Iowa scores close to the middle of the pack on a new ranking of the states for preventing fatal injuries, which can include everything from car crashes and drug overdoses to dating violence and workplace accidents.
Richard Hamburg, deputy director of the Trust for America’s Health, says one place where Iowa is ahead of the curve is with seat belt safety.
“The state does have a primary seat belt law,” Hamburg says, “so, a police officer can pull somebody off the road specifically for seat belts. States that have those laws, use of seat belts is 9% higher than other states.”
The study found Iowa has the 22nd-lowest serious injury rate in the nation. It shows 54 injuries per 100,000 people in Iowa, while the national average is 58.
Hamburg says there’s plenty of room for the state to improve. “The state does not require ignition interlocks for convicted drunk drivers including first offenders,” Hamburg says. “The state does not require booster seats all the way through to 8 years of age, which is something the Academy of Pediatrics recommends. The state also doesn’t have any restrictions on teen driving after 10 p.m.” He says that last item on teen driving in Iowa is critical.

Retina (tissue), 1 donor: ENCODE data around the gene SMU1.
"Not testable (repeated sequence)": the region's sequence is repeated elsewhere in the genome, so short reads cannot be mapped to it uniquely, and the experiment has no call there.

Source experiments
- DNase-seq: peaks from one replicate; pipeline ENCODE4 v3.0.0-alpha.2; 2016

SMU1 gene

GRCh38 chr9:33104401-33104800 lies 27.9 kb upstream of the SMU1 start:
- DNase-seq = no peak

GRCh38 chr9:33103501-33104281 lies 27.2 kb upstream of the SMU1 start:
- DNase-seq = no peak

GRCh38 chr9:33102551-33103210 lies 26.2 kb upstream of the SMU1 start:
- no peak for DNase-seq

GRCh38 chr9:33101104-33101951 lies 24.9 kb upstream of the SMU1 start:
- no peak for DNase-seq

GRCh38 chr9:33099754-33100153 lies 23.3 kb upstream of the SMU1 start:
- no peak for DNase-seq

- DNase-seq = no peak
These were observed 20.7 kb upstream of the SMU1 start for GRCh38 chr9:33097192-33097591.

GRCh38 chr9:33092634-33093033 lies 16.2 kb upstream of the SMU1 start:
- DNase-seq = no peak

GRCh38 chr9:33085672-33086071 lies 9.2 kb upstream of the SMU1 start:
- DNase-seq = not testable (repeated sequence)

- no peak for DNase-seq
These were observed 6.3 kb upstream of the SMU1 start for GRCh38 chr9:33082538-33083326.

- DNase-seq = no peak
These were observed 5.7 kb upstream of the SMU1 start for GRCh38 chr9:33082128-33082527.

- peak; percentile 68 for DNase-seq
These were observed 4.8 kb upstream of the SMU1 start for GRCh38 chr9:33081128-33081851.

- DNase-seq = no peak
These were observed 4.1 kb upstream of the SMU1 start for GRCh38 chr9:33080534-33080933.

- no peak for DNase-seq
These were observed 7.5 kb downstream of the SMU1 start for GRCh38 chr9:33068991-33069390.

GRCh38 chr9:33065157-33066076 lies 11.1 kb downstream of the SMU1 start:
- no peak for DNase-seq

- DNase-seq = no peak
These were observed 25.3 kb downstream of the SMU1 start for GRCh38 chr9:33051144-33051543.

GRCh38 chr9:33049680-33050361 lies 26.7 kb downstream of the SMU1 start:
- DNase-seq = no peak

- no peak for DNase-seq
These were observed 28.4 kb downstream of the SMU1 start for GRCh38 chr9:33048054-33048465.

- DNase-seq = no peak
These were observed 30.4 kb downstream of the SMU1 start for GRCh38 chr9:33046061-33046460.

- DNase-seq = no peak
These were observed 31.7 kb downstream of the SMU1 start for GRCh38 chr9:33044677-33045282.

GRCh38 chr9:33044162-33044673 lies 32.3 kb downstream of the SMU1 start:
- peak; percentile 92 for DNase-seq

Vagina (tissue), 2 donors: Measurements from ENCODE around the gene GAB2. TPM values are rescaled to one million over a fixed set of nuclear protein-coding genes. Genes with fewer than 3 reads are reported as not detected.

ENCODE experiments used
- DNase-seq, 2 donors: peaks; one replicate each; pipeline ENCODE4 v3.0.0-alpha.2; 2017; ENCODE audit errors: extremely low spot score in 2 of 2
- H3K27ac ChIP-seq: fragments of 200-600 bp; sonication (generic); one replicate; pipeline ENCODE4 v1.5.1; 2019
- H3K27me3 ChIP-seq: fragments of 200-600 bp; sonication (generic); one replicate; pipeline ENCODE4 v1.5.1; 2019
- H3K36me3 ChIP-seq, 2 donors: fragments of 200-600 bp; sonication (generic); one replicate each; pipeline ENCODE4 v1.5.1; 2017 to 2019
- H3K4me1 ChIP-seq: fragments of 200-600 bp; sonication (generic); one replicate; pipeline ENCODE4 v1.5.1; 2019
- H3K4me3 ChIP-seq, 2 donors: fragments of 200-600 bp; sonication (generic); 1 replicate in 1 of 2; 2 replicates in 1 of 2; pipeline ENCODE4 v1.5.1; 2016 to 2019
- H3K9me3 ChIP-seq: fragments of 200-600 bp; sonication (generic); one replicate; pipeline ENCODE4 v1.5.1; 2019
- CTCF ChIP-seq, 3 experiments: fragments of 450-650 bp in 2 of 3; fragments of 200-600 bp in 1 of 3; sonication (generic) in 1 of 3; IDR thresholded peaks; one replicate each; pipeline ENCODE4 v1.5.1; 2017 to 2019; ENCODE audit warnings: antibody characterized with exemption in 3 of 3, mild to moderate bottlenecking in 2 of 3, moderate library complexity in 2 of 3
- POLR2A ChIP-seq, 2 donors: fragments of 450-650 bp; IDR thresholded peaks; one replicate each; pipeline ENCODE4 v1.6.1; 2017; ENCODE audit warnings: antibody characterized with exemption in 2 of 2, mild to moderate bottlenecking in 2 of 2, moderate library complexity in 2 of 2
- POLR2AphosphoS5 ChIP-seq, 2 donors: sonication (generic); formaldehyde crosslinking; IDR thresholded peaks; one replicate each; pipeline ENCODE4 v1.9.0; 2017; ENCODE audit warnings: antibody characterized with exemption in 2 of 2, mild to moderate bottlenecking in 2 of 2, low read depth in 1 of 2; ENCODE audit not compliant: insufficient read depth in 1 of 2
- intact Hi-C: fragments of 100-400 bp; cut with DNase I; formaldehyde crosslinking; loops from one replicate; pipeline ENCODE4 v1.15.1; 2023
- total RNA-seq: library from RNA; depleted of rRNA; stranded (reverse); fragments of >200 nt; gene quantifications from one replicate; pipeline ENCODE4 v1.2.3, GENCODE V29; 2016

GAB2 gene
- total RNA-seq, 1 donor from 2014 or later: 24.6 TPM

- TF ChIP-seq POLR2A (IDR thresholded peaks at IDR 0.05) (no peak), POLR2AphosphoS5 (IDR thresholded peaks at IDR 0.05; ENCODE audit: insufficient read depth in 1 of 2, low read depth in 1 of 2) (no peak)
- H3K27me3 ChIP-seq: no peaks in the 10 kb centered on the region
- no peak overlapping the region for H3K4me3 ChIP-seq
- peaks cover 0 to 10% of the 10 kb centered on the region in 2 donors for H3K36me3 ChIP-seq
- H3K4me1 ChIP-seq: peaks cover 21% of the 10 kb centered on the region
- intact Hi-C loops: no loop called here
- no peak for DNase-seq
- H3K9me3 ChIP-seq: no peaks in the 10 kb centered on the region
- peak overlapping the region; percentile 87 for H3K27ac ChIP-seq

“Although there are a lot of factors in a graduated license, how long you train, how long between the permit and the full license, who can ride in the car, those sorts of things, we think this one is particularly important,” Hamburg says. “As each hour goes, 10 o’clock, 11, midnight, after midnight, the rates of injuries and deaths increase for teen drivers.” Iowa drivers who are 16 and 17 are involved in seven times as many crashes per mile driven as drivers in their 40s, 50s and 60s. The study was based on a host of criteria, several focused on driving, but others that included: drug overdoses, falls, child abuse, homicides and bicycle helmet laws.
The report called, “The Facts Hurt: A State-By-State Injury Prevention Policy Report,” offers a long list of Iowa-specific data and for all other states. See the full report at: www.healthyamericans.org